TORONTO — Ontario will announce stage one of its three-part reopening this week, Premier Doug Ford said at a press conference Tuesday.
“We’re making steady progress. On Sunday, we saw the lowest daily number of new cases [of COVID-19] since March 31,” Ford said.
“On Thursday we will share more good news ― more good news about getting people back to work, more good news about opening workplaces, getting paycheques out the door, more good news about slowly getting back to normal.”
The government previously announced a three-part plan to reopen the province’s economy after non-essential businesses were forced to close to quell the spread of COVID-19.
Stage one brings the opening of some parks and businesses that can provide delivery or curbside pickup, as well as non-urgent surgeries and services at hospitals and funeral homes.
Two to four weeks later, stage two will see some service industries, retail businesses and offices open and larger gatherings allowed. Another two to four weeks after that, all workplaces will reopen and Ontario will further relax guidelines on gatherings for stage three.
Green party Leader Mike Schreiner questioned whether Ontario is running enough COVID-19 tests to justify reopening. The province tested 11,957 people for the disease Monday, well short of its capacity to do 20,000 per day.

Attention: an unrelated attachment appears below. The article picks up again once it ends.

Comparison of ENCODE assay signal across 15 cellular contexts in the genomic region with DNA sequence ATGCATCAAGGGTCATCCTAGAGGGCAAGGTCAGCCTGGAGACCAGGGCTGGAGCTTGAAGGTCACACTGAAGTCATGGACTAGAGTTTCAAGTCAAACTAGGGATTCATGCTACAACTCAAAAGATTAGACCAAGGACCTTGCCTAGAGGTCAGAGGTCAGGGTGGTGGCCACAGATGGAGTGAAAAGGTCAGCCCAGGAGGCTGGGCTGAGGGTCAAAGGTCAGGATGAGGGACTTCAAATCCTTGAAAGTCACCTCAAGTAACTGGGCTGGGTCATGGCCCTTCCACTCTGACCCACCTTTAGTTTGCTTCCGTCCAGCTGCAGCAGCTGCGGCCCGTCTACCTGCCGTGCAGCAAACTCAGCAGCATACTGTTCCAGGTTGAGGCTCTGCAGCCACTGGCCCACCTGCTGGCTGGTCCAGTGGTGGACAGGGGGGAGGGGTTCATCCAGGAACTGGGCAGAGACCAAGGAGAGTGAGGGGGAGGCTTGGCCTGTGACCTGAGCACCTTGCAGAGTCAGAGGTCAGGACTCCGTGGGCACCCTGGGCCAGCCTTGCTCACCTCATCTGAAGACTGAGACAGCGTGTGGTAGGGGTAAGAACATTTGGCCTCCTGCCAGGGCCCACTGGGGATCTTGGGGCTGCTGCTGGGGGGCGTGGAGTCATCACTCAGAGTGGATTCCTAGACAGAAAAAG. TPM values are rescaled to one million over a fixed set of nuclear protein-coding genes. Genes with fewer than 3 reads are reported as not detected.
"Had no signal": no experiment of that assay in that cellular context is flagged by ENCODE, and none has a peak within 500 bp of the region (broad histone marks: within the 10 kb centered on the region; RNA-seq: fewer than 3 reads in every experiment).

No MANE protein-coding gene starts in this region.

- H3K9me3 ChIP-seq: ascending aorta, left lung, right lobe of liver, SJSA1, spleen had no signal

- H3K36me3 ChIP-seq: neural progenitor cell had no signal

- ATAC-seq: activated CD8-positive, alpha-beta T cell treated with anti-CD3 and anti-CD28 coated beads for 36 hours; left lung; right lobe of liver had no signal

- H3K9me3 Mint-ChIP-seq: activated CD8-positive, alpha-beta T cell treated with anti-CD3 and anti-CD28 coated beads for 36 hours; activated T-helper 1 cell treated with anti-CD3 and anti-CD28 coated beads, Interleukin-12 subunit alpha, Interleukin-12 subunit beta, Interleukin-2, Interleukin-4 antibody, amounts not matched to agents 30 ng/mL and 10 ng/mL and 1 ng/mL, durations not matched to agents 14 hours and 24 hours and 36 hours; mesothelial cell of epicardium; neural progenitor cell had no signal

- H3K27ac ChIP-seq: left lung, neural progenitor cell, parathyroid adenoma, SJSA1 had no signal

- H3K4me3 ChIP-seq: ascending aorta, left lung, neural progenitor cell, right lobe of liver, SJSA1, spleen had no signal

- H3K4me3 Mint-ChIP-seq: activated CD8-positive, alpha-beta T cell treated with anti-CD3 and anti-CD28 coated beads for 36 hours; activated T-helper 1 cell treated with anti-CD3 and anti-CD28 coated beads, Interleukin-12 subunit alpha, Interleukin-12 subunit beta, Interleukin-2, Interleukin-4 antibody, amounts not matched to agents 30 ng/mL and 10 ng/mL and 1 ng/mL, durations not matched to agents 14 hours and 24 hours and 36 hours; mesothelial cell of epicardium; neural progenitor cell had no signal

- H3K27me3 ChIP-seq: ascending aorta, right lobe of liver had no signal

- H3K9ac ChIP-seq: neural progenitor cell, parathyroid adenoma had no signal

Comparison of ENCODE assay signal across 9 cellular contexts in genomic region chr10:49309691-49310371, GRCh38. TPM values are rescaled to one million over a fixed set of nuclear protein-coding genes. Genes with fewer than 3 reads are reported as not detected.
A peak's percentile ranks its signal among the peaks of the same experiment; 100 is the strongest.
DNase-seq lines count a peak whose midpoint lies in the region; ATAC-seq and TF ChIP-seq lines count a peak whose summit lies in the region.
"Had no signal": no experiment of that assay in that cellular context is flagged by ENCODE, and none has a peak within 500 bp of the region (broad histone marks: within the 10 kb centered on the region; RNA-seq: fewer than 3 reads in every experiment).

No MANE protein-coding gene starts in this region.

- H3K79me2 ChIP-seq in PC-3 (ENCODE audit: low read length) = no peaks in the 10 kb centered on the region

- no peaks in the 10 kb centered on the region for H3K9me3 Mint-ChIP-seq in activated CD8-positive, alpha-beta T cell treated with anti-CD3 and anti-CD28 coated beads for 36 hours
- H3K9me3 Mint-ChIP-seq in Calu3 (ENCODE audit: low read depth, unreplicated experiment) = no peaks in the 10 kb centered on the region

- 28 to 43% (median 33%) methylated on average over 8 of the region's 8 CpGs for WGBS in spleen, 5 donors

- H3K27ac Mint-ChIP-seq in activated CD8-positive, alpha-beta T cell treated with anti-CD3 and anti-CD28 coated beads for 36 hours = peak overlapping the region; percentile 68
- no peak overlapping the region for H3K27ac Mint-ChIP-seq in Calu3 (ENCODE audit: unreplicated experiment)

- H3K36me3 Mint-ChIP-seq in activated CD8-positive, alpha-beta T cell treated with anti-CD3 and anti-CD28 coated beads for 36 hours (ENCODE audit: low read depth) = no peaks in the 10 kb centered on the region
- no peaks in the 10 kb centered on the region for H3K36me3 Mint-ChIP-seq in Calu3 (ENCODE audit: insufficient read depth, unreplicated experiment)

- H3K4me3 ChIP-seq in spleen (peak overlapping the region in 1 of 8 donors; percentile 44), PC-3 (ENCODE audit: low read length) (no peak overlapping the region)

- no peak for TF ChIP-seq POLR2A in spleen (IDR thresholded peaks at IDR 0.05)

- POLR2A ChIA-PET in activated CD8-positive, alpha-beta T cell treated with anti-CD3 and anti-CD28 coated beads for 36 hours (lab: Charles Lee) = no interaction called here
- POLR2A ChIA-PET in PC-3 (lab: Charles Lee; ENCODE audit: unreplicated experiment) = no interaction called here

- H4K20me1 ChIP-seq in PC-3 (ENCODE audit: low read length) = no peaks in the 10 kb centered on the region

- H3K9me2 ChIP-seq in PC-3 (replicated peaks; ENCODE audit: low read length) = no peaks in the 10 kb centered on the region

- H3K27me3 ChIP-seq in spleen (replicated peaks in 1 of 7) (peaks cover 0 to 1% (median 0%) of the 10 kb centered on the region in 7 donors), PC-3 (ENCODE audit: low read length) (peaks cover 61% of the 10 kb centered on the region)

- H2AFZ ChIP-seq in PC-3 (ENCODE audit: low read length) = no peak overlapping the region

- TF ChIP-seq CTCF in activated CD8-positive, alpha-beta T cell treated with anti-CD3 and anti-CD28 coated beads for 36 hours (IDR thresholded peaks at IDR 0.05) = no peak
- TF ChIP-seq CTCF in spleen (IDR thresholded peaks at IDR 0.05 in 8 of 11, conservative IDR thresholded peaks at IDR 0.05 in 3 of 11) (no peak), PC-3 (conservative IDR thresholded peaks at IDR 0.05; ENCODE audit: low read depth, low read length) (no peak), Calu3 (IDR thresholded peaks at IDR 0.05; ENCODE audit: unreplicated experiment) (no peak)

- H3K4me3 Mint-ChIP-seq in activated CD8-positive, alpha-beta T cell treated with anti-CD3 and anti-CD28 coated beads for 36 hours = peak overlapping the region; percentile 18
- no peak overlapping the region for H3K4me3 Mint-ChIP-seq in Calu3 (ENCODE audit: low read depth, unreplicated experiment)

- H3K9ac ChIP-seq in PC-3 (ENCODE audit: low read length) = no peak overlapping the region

“We cannot send people back to crowded workplaces without promising to keep them safe,” Schreiner said in a statement.
“The demand for tests will go up as more people go back to work, and we must be able to guarantee that testing and contact tracing will happen quickly and efficiently.”
Ford’s government also voted to extend the state of emergency until June 2.
“This additional time will ensure the province has the necessary tools and health care capacity to contain COVID-19, while gradually reopening businesses, services, and amenities safely,” the government said in a press release.
Ontario’s legislature held a special sitting with just 42 MPPs Tuesday.
Ford and his ministers faced questions about the pandemic’s devastating impact on long-term care homes during the first round of question period since mid March.
NDP Leader Andrea Horwath asked Ford to commit to a public inquiry on the long-term care system.
While he agreed the system needs to be fixed, he did not announce any formal next steps.
“We will make sure we review long-term care along with all sorts of different areas within the government,” Ford said.
“We’re going to review the system — a system that has been broken for decades. I can promise you one thing: We are going to fix it. We’re going to fix it collectively, as a Legislature — not just as a party but everyone in this room.”
Horwath said any review must be independent from the government.
“Families with loved ones in long-term care are demanding answers. They deserve those answers, and they deserve a full public inquiry that is non-partisan to give them those answers,” she said.
The death toll from COVID-19 in Ontario’s long-term care homes stood at 1,239 Tuesday, representing 72 per cent of the province’s 1,725 total deaths.
With files from Samantha Beattie